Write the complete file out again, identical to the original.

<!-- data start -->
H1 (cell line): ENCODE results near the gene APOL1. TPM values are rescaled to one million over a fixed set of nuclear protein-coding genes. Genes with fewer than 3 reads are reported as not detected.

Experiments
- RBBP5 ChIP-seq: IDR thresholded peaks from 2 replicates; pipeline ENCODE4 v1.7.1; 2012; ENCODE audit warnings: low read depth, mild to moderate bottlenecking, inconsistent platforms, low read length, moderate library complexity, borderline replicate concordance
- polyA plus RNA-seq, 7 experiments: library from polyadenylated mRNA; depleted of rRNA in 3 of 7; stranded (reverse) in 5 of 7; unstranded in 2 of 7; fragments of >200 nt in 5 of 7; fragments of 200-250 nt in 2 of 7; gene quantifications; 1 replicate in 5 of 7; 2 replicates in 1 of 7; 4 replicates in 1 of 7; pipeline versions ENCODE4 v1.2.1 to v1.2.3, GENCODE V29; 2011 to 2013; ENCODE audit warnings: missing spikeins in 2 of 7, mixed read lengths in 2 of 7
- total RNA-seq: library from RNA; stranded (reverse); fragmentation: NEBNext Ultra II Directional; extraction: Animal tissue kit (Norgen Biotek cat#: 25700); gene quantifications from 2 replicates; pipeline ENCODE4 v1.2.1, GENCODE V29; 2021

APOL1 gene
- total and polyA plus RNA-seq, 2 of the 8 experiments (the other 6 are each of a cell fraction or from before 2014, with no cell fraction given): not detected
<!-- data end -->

H1 (cell line): ENCODE results near the gene APOL1. TPM values are rescaled to one million over a fixed set of nuclear protein-coding genes. Genes with fewer than 3 reads are reported as not detected.

Experiments
- RBBP5 ChIP-seq: IDR thresholded peaks from 2 replicates; pipeline ENCODE4 v1.7.1; 2012; ENCODE audit warnings: low read depth, mild to moderate bottlenecking, inconsistent platforms, low read length, moderate library complexity, borderline replicate concordance
- polyA plus RNA-seq, 7 experiments: library from polyadenylated mRNA; depleted of rRNA in 3 of 7; stranded (reverse) in 5 of 7; unstranded in 2 of 7; fragments of >200 nt in 5 of 7; fragments of 200-250 nt in 2 of 7; gene quantifications; 1 replicate in 5 of 7; 2 replicates in 1 of 7; 4 replicates in 1 of 7; pipeline versions ENCODE4 v1.2.1 to v1.2.3, GENCODE V29; 2011 to 2013; ENCODE audit warnings: missing spikeins in 2 of 7, mixed read lengths in 2 of 7
- total RNA-seq: library from RNA; stranded (reverse); fragmentation: NEBNext Ultra II Directional; extraction: Animal tissue kit (Norgen Biotek cat#: 25700); gene quantifications from 2 replicates; pipeline ENCODE4 v1.2.1, GENCODE V29; 2021

APOL1 gene
- total and polyA plus RNA-seq, 2 of the 8 experiments (the other 6 are each of a cell fraction or from before 2014, with no cell fraction given): not detected